As a pp has said she's quite old in the cohort. 6 months is a long time if I were you I would be encouraging her to be independent from you in her other activities too - the seeking you out for a hug during dance etc may be sweet at 3 but at 5 the teachers or leaders will be getting irritated by the disruption to the class and to all the other children.

mrz Thu 18-Feb-16 09:07:24


FellOutOfBedTwice Thu 18-Feb-16 09:11:41

I'm afraid this is one of those things you just have to suck up. She's at the older end of the year, she's got to go to school. Sorry OP but that's just how it is.

Chillywhippet Thu 18-Feb-16 09:16:12

One of my DDs had Wednesday afternoons and Thursday all day off for the whole of reception. Technically she should have gone full time in summer term but neither the head nor I mentioned it.
She was happy to go back in Friday as it was chip day. I found with mine that they are really tired by Thursday.
She's 14 now. Doing really well at school and socially, still great friends with someone from that reception class.

Another one of mine started state school in year 2 as very anxious prior to that. Went part time to kindergarten in year 1. She's at uni now.Really skilled socially too. Lots of friends.

Itisbetternow Thu 18-Feb-16 09:17:30

I'm afraid that your D will be one of the oldest in her year. There will be children there who are just 4. I'm not saying that is right but I'm afraid that you need to let go. She has to go to school and by delaying full time you will make her stand out from her friends. It is hard with first child but they do manage without mummy. She does have a lot of outside activities so perhaps stop those until she is settled at school. Us mummy's do think our children are unique but they are not and lots of children are clingy, tired, sleepy when starting school but as I said she is nearly 11 months older that some of the other babies.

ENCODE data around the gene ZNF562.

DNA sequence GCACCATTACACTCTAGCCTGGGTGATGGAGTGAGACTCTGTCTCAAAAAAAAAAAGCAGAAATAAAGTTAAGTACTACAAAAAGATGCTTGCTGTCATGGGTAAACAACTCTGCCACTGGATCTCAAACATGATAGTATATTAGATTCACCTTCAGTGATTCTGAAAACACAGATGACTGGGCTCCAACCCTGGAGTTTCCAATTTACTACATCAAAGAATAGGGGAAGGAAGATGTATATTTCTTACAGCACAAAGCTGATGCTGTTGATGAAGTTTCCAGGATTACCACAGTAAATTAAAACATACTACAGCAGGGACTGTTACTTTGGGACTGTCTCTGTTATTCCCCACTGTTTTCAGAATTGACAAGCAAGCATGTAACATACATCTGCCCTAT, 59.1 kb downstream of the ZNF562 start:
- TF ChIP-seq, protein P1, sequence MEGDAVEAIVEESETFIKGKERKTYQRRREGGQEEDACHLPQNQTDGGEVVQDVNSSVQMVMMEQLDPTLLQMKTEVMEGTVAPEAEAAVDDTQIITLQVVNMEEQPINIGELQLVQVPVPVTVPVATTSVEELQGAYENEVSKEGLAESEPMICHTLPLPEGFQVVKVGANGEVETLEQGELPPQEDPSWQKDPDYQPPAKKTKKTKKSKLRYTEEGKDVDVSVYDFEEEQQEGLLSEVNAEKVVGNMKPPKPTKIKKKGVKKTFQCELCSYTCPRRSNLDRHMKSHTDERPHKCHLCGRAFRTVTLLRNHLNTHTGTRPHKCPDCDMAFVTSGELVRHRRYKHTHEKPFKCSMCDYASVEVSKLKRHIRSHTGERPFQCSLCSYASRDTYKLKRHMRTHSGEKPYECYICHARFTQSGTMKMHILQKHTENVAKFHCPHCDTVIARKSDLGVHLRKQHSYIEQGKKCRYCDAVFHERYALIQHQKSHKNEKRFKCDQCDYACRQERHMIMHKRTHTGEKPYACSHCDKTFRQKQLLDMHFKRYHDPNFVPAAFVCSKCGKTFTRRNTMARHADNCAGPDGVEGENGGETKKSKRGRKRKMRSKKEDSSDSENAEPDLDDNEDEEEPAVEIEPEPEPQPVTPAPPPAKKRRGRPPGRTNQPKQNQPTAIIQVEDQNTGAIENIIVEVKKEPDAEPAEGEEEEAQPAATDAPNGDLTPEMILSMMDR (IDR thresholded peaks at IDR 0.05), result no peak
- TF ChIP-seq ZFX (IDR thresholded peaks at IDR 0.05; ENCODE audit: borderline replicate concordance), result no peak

Worriedlisa Thu 18-Feb-16 10:22:05

Thanks for your replies.
I know she is one of the very eldest but that doesn't alter her personality!
She's not my first by the way, I have a son a few years older, also a winter born who did 2 full days at pre school for the year before school and then started school full time from day 1.
I do worry she will miss out on a lot as I'm not sure when all the phonics happen in the day and I'm also concerned about friendship groups being formed without her but the head has made it abundantly clear she isn't for part time hours therefore I would need to inform them as soon as she is allocated a place which isn't very far away!
Something about it being very difficult to go from full time back to part time as oppose to starting part time and increasing, maybe something to do with funding I'm not sure:
The activities we do are on weekends apart from ballet on a Wednesday as she is only at pre school 9-12 Mondays and Fridays now.